AimNivolumab, a fully human immunoglobulin G4 programmed death-1 (PD-1) immune checkpoint inhibitor antibody, has activity in melanoma, non-small-cell lung cancer (NSCLC), renal cell carcinoma (RCC), and Hodgkin lymphoma. Nivolumab is approved in the USA and EU for advanced melanoma, NSCLC, and RCC, and relapsed Hodgkin lymphoma in the USA. Programmed death-ligand 1 (PD-L1), a PD-1 ligand, is expressed on mononuclear leukocytes, myeloid cells, and tumor cells. PD-L1 is being investigated as a potential biomarker to predict the association of tumor PD-L1 expression with nivolumab efficacy.
MethodsBristol-Myers Squibb and Dako previously reported on an automated PD-L1 immunohistochemical (IHC) assay that detects cell surface PD-L1 in formalin-fixed, paraffin-embedded, human tumor tissue specimens using Dako's Autostainer Link 48. The primary antibody for this assay is a rabbit monoclonal antihuman PD-L1 antibody, clone 28-8. Another rabbit monoclonal antihuman PD-L1 antibody, clone E1L3N, was compared with 28-8 for specificity and sensitivity using an identical detection method followed by vendor-recommended detection methods.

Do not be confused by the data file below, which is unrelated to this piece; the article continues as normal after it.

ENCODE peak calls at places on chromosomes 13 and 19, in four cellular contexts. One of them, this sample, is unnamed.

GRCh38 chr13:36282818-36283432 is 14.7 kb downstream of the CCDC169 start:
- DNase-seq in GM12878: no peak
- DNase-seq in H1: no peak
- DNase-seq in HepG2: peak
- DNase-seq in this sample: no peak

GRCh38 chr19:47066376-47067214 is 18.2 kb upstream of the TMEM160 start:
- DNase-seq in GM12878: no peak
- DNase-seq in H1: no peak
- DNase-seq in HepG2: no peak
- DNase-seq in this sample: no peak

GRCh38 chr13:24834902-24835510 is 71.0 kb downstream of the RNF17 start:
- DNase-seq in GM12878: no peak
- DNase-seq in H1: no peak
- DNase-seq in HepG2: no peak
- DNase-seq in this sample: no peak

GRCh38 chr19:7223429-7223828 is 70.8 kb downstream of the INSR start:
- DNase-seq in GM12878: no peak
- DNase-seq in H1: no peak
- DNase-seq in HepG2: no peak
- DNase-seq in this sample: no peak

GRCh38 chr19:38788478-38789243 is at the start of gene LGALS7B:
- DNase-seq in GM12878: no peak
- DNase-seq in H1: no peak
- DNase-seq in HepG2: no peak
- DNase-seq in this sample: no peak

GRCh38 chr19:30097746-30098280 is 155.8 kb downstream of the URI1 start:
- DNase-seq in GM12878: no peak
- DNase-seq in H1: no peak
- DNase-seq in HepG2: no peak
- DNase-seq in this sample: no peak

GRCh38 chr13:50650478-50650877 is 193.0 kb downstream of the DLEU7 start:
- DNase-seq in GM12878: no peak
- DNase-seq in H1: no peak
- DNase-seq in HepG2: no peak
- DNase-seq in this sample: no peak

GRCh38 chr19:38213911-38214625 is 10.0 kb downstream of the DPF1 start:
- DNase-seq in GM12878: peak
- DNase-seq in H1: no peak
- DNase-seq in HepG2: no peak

ResultsUsing PD-L1 null clones of L2987 and ES-2 tumor cell lines, both antibodies were specific for detection of PD-L1 on the plasma membrane, although E1L3N also stained cytoplasm in ES-2 knockout cells. Using the identical method, E1L3N was slightly more sensitive than 28-8 based on staining intensities. Using manufacturer-recommended detection methods and predefined scoring criteria for plasma membrane staining of tumor and immune cells, 28-8 demonstrated significantly improved detection compared with E1L3N.
ConclusionsEpitope retrieval and highly sensitive detection reagents are key determinants in IHC detection of PD-L1.